The Reagan administration yesterday issued an optimistic economic forecast for 1986 that will serve as the foundation for the new White House budget.

The administration forecast, which was released by the Council of Economic Advisers, says the economy will grow at a 4 percent rate next year, far above the actual 2.8 percent pace this year. The forecast predicts a higher inflation for the next two years and a slowly declining unemployment rate.

The administration's forecast for economic growth next year is 1 to 1.5 percentage points higher than predictions by many mainstream private economists. The administration's more upbeat forecast would tend to lessen the amount of budget cuts needed by the White House to reach the deficit-reduction targets mandated by the Gramm-Rudman-Hollings legislation approved by Congress earlier this month.

The new administration forecast also projected relatively healthy economic growth through 1991, the year Congress has set to balance the federal budget under the legislation.

Slower-than-anticipated growth in the economy would mean that the government may take in less money while being forced to spend more for unemployment and other benefit programs. This, in turn, would require deeper cuts in the budget to reach the deficit targets.

The administration also said it expects the U.S. balance of trade with the rest of the world to worsen before improving later next year. Short-term interest rates will rise but longer-term interest rates should decline in 1986, the administration said.

"I think it's optimistic," Beryl Sprinkel, chairman of the Council of Economic Advisers, said of the forecast. "I think it's realistically optimistic."

"I don't think it's an unusual forecast" compared with those of private forecasters, Sprinkel said. "It's one I feel very comfortable with."

However, Sprinkel said there are problems in agriculture, steel and some energy sectors of the economy. Some banks are having problems, too, because of loans made to problem Third World countries.

Sprinkel said he doesn't expect a recession next year or any major threats to the economy. "It's amazing. I sleep very well," Sprinkel said.

Yesterday, the Commerce Department reported that its index of leading economic indicators -- which attempts to predicts what will happen four to six months from now -- increased by 0.1 percent. Commerce Secretary Malcolm Baldrige said the leading indicators "point to moderate growth ahead."

The administration forecast assumes implementation of the Gramm-Rudman deficit reduction amendment as well as passage of a tax revision plan similar to the president's. The forecast also assumes that the Federal Reserve will reduce the growth in the money supply, which would tend to slow economic activity later on and reduce inflation, and that the value of the dollar will remain unchanged.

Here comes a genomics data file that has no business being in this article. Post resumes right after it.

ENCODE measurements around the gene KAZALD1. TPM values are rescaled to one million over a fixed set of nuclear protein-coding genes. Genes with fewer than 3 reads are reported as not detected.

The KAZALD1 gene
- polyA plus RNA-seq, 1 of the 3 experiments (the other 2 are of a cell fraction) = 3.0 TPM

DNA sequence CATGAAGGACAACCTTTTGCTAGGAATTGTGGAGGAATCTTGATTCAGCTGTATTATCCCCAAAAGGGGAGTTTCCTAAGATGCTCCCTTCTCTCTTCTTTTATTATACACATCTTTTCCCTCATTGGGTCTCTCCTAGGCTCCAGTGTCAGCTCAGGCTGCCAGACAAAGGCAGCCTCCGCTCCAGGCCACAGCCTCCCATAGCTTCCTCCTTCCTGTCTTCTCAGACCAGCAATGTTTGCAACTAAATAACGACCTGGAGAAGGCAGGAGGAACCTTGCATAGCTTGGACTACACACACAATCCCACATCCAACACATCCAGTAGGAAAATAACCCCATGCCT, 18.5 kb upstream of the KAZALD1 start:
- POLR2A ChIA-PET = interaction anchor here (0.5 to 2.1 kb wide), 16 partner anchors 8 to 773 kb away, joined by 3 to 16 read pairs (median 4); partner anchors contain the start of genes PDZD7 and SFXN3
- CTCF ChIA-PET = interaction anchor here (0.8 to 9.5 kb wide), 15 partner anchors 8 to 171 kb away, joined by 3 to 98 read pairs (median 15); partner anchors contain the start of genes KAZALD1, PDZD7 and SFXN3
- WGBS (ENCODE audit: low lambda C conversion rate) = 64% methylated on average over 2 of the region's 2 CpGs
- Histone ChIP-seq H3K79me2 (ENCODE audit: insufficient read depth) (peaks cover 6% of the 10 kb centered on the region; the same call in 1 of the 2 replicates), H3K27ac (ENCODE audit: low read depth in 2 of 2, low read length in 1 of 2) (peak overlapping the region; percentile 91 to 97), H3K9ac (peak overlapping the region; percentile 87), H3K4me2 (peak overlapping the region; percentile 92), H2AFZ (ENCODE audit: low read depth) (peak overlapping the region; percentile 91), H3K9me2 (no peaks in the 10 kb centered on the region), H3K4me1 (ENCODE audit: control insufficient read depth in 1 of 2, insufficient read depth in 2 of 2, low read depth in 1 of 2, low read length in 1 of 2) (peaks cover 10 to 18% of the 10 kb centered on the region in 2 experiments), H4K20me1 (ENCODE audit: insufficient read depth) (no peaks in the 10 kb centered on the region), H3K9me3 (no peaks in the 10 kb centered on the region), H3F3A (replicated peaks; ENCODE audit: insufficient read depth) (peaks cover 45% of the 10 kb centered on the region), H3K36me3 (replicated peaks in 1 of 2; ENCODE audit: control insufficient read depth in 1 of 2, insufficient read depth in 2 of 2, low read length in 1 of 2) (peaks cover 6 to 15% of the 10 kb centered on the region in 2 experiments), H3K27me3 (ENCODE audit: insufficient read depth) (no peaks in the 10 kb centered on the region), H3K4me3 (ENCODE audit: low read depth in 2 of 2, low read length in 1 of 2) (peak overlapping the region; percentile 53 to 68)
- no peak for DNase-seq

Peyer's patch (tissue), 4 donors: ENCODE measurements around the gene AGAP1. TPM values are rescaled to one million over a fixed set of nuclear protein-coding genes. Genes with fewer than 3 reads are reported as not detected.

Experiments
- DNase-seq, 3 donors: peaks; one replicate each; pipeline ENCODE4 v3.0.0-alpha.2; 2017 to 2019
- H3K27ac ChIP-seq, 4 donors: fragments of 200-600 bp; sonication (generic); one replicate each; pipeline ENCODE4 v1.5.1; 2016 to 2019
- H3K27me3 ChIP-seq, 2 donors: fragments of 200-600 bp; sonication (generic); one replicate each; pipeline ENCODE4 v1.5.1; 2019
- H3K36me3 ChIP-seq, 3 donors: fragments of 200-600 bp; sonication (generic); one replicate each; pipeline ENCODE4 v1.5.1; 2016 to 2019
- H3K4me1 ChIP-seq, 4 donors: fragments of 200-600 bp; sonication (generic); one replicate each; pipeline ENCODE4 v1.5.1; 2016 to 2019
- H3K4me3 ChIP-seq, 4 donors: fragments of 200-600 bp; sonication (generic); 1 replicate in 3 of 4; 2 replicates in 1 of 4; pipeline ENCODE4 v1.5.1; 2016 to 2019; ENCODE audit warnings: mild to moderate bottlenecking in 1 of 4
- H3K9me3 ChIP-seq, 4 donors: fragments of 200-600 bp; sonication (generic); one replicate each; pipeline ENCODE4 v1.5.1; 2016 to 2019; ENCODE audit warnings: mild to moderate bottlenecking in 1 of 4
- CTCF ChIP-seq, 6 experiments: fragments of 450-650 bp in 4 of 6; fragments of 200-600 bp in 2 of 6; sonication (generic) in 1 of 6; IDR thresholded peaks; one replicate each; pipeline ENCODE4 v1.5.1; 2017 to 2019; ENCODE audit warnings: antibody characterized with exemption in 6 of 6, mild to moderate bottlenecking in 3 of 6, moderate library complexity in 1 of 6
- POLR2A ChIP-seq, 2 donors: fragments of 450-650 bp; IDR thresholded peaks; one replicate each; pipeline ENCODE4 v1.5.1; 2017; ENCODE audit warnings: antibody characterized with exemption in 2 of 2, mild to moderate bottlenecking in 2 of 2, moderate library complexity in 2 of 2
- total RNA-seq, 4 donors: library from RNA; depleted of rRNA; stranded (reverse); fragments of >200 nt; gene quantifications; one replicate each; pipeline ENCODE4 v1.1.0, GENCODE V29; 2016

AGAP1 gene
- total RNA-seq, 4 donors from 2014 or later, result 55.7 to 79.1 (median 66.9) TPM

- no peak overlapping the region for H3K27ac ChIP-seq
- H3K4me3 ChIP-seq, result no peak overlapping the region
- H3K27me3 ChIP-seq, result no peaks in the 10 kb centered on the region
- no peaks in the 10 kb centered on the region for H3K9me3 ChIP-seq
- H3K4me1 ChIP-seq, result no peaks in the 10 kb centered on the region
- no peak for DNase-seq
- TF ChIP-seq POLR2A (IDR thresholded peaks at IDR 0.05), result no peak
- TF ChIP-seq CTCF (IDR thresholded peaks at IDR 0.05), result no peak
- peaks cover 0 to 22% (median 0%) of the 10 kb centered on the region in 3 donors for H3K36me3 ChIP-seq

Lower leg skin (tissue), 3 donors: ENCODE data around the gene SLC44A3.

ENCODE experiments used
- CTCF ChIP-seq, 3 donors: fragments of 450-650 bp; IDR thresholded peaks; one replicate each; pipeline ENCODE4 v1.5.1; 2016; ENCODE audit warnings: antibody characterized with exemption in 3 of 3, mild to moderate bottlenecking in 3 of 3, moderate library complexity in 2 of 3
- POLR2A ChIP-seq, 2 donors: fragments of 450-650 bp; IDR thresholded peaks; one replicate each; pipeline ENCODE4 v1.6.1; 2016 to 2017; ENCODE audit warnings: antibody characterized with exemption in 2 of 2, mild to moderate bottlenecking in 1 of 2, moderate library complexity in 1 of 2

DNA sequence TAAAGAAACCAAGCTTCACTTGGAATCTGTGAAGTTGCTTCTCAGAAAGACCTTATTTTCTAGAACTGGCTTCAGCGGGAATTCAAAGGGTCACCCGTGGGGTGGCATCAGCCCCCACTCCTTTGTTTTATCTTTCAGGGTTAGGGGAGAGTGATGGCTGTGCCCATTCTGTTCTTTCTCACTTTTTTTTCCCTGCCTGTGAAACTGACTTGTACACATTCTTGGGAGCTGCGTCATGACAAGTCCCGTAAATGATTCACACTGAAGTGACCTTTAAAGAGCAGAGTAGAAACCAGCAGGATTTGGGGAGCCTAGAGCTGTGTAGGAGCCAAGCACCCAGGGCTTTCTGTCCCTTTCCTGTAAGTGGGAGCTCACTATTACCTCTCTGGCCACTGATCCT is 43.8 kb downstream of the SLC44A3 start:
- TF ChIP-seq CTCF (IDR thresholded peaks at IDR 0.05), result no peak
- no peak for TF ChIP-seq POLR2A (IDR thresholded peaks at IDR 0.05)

Sprinkel said that he and other administration officials based their forecast on accelerated growth in the money supply this year, which under monetarist economic theory suggests faster economic growth several months later.

Other factors were: increases during 10 of the past 11 months in the government's index of leading economic indicators, which gauges economic activity three to six months ahead; recent reductions in interest rates, an incentive for buying homes, cars and business equipment; low inventories on businesses' shelves that would need to be replenished, and an improvement in the foreign trade picture.

Sprinkel also said he expects business profits and productivity to increase, leading to higher business investment. Consumer spending should rise as Americans' incomes and assets increase.

Many private economists said they do not expect a strong rise in consumer spending, which accounts for about two-thirds of the nations output because consumer debt is at historically high levels and personal savings rates have been low.

Sprinkel, however, said that savings will improve and that many consumers use their credit cards as cash, rather than accruing finance charges that would have to be paid off. Additionally, he said, the fact that consumers are taking on credit shows they are optimistic about the economy.

Inflation is expected to rise from 2.9 percent in 1985 to 3.8 percent next year because of "rapid money growth in the past year" and the decline in the dollar, which would tend to make imports relatively expensive.

The administration projected that the total unemployment rate would decline from 7.1 percent this year to an average 5.6 percent by 1991, inflation would slowly decline to 2 percent after peaking in 1987 at 4.1 percent and inflation-adjusted GNP would drop to 3.5 percent after increasing at 4 percent through 1988. Short-term interest rates would rise from 7 percent to an average of 7.3 percent in 1986.